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Nearly a year after first considering an “equity resolution” that led to the resignation of the mayor and a city councilor, Creswell will discuss the idea of challenging the governor’s authority.
CRESWELL – Gov. Kate Brown this week announced requirements for eventually reopening the state, and the Creswell City Council plans to discuss what a declaration opposing the state’s COVID-19 protocols might look like.
Brown on Tuesday announced that, when 70% of Oregonians 16 and older receive their first dose, most restrictions statewide will be lifted.
She also announced changes to county risk-level eligibility requirements. Lane will remain in High Risk until May 20. On May 21, counties eligible for the option to move to Lower Risk when 65% of county residents 16 and older receive the first vaccine dose and submit a plan to close vaccine equity gaps.
By presstime, 60.36% of Lane County adults have received at least one dose. County movements will be announced on May 18.
In Creswell, resident John Lee said in a May 1 email to Mayor Amy Knudsen that he would like to see Creswell follow Baker City’s declaration of a crisis as a result of the state’s emergency mandates this last year.
“I would like to know when this type of action will be taken on behalf of the struggling businesses here in Creswell,” Lee wrote.
“I know (these types of declarations are) something that is heating up and a lot of people in Creswell are interested in discussing,” councilor Joe Medina said at Monday’s meeting. Medina did not return Chronicle follow-up phone calls.
City manager Michelle Amberg said that, to her knowledge, the city has not received any other requests for this kind of declaration.
Baker City on March 23 declared an “economic, mental health, and criminal activity crisis due to the current Covid-related state emergency declaration and related OSHA mandates and guidance.”
The Baker City declaration outlines that:
* Pandemic mitigation measures put forth by Brown are “arbitrary, ineffective and draconian.”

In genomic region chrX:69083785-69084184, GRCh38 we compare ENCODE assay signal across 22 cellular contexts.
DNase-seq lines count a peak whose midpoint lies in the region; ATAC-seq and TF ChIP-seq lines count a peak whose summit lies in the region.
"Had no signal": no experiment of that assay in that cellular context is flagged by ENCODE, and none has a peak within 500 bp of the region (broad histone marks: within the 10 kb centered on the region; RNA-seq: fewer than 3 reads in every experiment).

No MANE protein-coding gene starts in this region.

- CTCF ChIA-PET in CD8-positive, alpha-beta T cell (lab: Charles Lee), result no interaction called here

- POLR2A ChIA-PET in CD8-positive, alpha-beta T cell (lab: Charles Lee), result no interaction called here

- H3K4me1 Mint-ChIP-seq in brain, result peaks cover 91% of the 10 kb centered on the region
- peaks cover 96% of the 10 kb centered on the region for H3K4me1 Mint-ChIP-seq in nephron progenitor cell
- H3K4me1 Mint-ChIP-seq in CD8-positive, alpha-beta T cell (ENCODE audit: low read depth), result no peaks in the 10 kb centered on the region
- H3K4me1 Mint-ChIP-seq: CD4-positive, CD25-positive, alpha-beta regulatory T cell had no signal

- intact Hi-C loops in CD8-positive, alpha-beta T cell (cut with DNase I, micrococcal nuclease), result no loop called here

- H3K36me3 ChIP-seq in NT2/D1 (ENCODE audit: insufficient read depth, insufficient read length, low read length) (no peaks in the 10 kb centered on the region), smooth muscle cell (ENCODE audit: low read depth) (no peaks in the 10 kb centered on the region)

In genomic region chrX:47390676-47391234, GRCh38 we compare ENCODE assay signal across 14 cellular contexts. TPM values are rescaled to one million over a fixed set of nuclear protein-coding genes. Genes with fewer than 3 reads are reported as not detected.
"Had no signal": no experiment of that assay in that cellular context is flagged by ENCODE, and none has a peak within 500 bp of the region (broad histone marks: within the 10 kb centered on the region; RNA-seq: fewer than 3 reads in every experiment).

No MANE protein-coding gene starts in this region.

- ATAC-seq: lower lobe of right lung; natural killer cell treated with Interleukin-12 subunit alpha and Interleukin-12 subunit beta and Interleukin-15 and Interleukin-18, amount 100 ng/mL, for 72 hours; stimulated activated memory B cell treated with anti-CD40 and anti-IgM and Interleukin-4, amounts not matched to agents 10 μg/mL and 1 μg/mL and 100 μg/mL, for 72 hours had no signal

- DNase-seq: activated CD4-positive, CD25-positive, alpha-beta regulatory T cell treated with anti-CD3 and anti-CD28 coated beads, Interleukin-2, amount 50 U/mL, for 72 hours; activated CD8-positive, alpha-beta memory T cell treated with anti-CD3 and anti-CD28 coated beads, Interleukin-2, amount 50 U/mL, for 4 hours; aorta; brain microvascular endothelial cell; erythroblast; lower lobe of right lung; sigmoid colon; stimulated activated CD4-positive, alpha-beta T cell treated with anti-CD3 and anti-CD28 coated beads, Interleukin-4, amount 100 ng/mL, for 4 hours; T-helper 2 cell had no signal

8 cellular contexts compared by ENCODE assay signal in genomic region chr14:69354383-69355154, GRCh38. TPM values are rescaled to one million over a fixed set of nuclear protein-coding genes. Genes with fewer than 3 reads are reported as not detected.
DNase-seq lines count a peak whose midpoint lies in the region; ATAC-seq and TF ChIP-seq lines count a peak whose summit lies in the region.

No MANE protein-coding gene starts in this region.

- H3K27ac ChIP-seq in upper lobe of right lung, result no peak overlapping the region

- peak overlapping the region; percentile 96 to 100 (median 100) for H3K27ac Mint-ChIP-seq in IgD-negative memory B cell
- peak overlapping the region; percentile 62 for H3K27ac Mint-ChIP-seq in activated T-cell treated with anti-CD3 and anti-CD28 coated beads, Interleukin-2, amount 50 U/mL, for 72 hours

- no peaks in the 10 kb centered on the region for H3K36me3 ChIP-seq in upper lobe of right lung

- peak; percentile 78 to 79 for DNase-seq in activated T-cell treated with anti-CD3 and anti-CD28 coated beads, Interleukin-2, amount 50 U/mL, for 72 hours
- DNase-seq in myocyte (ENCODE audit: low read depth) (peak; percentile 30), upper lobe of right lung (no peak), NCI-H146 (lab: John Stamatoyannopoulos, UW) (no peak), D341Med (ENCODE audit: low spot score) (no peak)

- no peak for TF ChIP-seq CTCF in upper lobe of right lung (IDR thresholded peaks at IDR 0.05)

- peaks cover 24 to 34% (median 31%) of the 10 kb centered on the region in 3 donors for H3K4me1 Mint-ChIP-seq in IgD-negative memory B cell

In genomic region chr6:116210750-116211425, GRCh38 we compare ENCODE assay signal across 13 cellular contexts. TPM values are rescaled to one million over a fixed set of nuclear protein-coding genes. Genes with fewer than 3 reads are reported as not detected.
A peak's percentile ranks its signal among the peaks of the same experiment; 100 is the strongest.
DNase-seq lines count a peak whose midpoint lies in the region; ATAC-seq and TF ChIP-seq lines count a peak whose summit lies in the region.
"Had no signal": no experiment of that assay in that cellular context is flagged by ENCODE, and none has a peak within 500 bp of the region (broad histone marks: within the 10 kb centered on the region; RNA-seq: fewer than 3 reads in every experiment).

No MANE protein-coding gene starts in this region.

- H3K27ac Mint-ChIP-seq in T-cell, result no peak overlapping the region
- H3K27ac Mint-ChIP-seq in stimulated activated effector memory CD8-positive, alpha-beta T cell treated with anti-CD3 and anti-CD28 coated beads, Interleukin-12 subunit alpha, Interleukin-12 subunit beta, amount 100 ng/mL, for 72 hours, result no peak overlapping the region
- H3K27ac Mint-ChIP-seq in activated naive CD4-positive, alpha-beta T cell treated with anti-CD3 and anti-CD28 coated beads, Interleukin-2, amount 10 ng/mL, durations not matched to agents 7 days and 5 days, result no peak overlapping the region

* Citizens are capable of making “their private, individual healthcare and lifestyle decisions themselves.”
* While the virus does exist, it is “overwhelmingly survivable and lockdowns do not stop the spread.”
* Baker City has never been overwhelmed with Covid cases.
* Local businesses “directly attribute state lockdown and OSHA guidelines as solely responsible for their inability to earn a living … are on the brink of closure, or have already closed as a result of the emergency declarations.”
* Masking mandates are “actively creating division and unrest.”
* Mental health issues due to social distancing, prolonged isolation or unemployment.
Amberg told The Chronicle that, if Creswell would approve such a declaration, the City would be required to write a letter to the governor encouraging a full reopening of the city and county and provide relief from Oregon’s Occupational Safety and Health Administration (OSHA) mandates; support upcoming legislation to provide reparations to business owners; officially support a statewide ballot initiative that would limit the duration and extent of the governor’s emergency powers; and share the resolution with other Oregon cities, counties and media outlets.
“It’s time we stand up for Creswell and just get things going like this (Baker City) mayor has done,” Medina said.
Is a declaration like this feasible for Creswell?
“We will see,” Amberg said.
Knudsen directed Amberg to put the item on an unspecified upcoming work session agenda for discussion. Knudsen did not respond to Chronicle requests.
In other business:
* Council unanimously approved the motion to begin a hearing period in order to name a public facility in honor of late Creswell resident and chiropractor, Tamara Blum. Blum spent decades serving the Creswell community at Creswell Chiropractic and was active in the community. She passed away on Oct. 26, 2018 from complications of peritoneal mesothelioma. Providing there are no objections, after a 30-day public hearing period, a plaque will be placed on the bench located at 24 W. Oregon Ave. – in front of the former Creswell Chiropractic.
* The Lane County Health Department is working with the homeless population in Creswell and Pleasant Hill. Lane County Sheriff’s Sgt. Scott Denham said health department officials are meeting with Creswell’s homeless every week to learn their “unique needs” and try to help get them back on their feet. “Their job is to try to work with those folks to get them on the housing list, find some places for them to land and provide services,” Denham said.